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Sounds more like a body part than a car part, right? But it is, indeed, a part of your car. And an important one at that. But, ball joints in your car work just like ball joints in your body. They’re a ball, in a joint. Shocking, right? In a car, the ball joints are a part of the steering system. They help connect the wheels to the steering system, as well as to the suspension. In other words: You need them. More specifically and technically speaking, the ball joint is what connects the steering knuckle (which is attached to the wheels, and turns them) to the control arm (which is part of your suspension). When you turn the steering wheel, it’s the ball joints that allows that movement to ultimately turn the wheels of your car. And that’s pretty crucial. They operate just like the ball joints in your shoulder, with the ball inside a lubricated joint, that allows it to move around as is necessary. Different cars have different numbers of ball joints. While pretty much all cars have front lower ball joints, not all cars have front upper ball joints. But yours presumably does, or else you wouldn’t be reading this article. Ball joints get a lot of use, and they can wear out. Some ball joints will last the life of your car, but it’s not rare for them to require a replacement at some point.
As your ball joints begin to die, they can become loose in the socket. That will mess up the alignment, and you may notice that your car isn’t steering quite the way that you’ve been asking it to. The result will usually be your car pulling to the left or the right. This is a bit of a disconcerting feeling, when your car is trying to go in one direction when you’re not asking it to. So, listen to your intuition when it tells you that something is wrong.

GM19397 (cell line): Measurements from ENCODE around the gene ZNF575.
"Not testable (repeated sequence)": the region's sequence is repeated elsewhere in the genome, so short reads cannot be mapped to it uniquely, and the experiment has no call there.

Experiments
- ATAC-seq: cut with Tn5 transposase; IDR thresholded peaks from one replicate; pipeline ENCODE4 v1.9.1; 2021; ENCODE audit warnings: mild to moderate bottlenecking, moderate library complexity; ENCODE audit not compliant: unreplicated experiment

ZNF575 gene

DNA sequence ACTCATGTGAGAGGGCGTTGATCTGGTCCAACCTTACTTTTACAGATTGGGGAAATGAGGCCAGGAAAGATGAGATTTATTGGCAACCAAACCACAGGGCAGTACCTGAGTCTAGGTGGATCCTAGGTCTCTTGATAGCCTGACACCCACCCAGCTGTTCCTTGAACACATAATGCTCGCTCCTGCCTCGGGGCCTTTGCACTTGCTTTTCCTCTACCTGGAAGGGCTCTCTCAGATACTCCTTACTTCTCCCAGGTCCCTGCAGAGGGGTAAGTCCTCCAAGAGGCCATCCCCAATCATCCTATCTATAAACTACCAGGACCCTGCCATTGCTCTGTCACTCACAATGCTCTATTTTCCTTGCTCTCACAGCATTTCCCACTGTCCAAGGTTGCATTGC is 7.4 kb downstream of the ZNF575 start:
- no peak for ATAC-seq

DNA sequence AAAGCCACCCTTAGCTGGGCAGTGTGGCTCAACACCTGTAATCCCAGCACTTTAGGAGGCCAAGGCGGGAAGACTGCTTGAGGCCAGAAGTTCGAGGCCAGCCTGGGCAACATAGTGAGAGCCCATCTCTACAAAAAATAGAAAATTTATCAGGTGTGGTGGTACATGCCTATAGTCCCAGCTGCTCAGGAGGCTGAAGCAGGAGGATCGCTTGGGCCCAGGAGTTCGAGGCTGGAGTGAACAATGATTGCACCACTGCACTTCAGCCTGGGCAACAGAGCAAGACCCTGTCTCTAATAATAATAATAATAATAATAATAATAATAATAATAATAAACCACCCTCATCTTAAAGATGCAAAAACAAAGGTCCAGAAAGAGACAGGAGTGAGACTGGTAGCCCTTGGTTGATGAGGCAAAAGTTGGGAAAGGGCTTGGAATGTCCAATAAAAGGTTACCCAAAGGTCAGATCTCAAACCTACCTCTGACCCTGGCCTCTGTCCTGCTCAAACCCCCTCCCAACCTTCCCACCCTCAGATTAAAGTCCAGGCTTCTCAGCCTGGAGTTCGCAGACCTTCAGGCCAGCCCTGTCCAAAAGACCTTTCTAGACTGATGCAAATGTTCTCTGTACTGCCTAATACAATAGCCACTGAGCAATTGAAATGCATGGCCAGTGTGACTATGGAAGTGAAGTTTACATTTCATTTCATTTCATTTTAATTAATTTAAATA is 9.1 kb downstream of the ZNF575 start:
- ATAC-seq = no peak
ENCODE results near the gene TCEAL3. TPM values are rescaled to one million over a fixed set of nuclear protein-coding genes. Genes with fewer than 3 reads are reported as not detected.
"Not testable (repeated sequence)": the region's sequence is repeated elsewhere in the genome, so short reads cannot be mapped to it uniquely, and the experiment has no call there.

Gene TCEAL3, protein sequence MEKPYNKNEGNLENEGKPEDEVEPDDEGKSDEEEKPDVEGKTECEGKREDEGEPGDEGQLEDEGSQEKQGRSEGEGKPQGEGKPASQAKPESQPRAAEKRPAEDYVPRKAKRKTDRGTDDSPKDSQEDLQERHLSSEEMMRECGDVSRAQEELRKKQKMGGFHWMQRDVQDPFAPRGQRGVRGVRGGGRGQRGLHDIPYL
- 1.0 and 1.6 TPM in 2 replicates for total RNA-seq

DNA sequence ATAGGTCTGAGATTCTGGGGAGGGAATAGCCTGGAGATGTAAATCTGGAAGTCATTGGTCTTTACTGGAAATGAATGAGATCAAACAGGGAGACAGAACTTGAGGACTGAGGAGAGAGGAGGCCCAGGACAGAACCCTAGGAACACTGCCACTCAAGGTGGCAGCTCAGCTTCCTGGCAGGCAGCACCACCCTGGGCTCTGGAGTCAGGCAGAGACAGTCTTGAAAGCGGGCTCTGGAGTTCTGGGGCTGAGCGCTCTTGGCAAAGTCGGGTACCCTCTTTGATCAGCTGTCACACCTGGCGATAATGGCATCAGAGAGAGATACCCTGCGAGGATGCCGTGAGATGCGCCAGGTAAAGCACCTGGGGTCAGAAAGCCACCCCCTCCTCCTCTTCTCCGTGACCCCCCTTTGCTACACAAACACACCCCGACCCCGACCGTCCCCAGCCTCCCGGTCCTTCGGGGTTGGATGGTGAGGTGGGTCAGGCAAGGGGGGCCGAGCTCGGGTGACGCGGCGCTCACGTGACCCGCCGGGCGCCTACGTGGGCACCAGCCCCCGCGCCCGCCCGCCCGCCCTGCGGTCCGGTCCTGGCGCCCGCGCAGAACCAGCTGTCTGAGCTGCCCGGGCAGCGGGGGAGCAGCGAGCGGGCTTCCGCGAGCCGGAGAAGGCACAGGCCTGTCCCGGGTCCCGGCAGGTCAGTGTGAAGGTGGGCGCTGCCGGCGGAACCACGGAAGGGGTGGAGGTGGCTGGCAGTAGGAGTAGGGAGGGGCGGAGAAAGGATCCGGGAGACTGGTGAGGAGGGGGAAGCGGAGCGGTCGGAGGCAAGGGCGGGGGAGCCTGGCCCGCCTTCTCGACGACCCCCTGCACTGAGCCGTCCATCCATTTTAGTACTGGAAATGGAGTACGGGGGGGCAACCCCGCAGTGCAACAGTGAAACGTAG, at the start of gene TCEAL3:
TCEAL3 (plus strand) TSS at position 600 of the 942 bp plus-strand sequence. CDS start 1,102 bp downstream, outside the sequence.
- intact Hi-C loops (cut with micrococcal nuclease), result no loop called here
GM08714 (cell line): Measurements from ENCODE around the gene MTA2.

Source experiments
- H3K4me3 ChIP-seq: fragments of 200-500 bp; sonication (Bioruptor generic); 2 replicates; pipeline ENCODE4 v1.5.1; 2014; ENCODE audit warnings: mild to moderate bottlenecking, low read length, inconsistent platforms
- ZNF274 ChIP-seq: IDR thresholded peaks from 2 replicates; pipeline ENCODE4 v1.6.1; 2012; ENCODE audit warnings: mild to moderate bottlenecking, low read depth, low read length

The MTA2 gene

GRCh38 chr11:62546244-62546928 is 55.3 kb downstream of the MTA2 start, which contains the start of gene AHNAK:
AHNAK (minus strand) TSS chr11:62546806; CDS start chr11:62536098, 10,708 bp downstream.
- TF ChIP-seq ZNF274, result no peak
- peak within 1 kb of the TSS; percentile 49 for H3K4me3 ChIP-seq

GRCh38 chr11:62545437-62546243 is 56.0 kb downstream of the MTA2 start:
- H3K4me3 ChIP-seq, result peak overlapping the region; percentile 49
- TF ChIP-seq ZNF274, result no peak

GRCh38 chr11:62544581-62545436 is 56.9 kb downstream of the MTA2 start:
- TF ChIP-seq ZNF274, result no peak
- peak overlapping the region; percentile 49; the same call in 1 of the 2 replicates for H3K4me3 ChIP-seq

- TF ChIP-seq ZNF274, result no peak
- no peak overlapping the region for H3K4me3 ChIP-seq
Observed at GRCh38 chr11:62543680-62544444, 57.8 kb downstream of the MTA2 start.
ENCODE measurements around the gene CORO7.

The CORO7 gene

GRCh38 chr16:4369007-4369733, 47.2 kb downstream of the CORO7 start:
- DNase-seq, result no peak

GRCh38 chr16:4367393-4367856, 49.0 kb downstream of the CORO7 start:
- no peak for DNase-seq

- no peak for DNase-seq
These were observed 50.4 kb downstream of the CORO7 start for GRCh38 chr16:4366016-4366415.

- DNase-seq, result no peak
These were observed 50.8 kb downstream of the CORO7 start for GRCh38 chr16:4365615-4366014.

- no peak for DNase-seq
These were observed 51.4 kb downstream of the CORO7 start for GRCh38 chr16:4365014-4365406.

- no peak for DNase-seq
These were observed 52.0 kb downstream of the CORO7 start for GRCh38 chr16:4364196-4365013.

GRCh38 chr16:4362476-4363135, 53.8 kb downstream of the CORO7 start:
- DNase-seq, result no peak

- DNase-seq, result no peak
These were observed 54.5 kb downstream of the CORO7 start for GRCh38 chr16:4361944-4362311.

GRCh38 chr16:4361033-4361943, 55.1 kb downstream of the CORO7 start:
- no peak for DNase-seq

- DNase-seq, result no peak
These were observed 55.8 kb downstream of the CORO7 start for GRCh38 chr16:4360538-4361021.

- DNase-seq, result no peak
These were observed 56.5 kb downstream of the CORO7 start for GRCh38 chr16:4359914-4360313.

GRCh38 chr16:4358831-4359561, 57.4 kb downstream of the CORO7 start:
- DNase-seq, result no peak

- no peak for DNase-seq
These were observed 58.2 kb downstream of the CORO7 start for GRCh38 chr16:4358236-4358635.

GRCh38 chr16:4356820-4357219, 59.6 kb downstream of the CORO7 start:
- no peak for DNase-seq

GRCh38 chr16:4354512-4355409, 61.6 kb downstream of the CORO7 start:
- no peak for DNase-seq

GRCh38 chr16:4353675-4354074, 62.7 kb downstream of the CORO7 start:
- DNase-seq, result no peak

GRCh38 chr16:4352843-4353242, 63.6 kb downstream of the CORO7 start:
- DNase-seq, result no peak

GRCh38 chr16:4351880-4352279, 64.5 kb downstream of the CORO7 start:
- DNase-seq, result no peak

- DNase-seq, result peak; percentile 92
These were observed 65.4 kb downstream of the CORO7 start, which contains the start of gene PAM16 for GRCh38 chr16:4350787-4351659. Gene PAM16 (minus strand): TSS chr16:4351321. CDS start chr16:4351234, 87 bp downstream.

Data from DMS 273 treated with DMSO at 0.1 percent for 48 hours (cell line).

If your car is pulling to one direction or another, do you think the tires might wear a little unevenly? The answer is yes, obviously. If your failing front upper ball joints are causing your car to pull to the left or the right, the tires will wear unevenly. So even if you don’t notice the pulling (because it can be subtle, or, more likely, you can be inattentive), you might notice uneven wear and tear on your tires. It’s a good idea to give your tires a visual inspection every now and again. Excessive or uneven wear and tear should be taken seriously, at least if you value having tires on your car. Which you should.
Hopefully you know by now that foreign noises from your car are not a good thing. And they should be addressed. Always. If your front upper ball joint is beginning to wear out, they can make two different noises. The first is a knocking, clanking, or rattling noise, which happens when a failing ball joint is rattling around in the socket. The second is a squeaking noise, similar to an old door in a horror movie, which happens when a busted ball joint is lacking in lubrication.
If your front upper ball joint is calling out sick, the suspension of your car will be compromised. You’ll feel it in the form of a vibration. You might feel the vibration from the steering wheel, which is a weird sensation. Or your entire car might vibrate like you’re driving on a dirt road. I’m guessing having a sore butt isn’t your idea of a good time, so this should be a sign that something isn’t right.Get a Quote 1-Year | 12,000-Mile Warranty
All the aforementioned symptoms occur when a ball joint is first beginning to fail. Once the front upper ball joint fails in earnest, you may be left with a much more severe symptom, such as the inability to steer at all.
I think you know what to do here. Get your front upper ball joint replaced ASAP.
1-Year | 12,000-Mile Warranty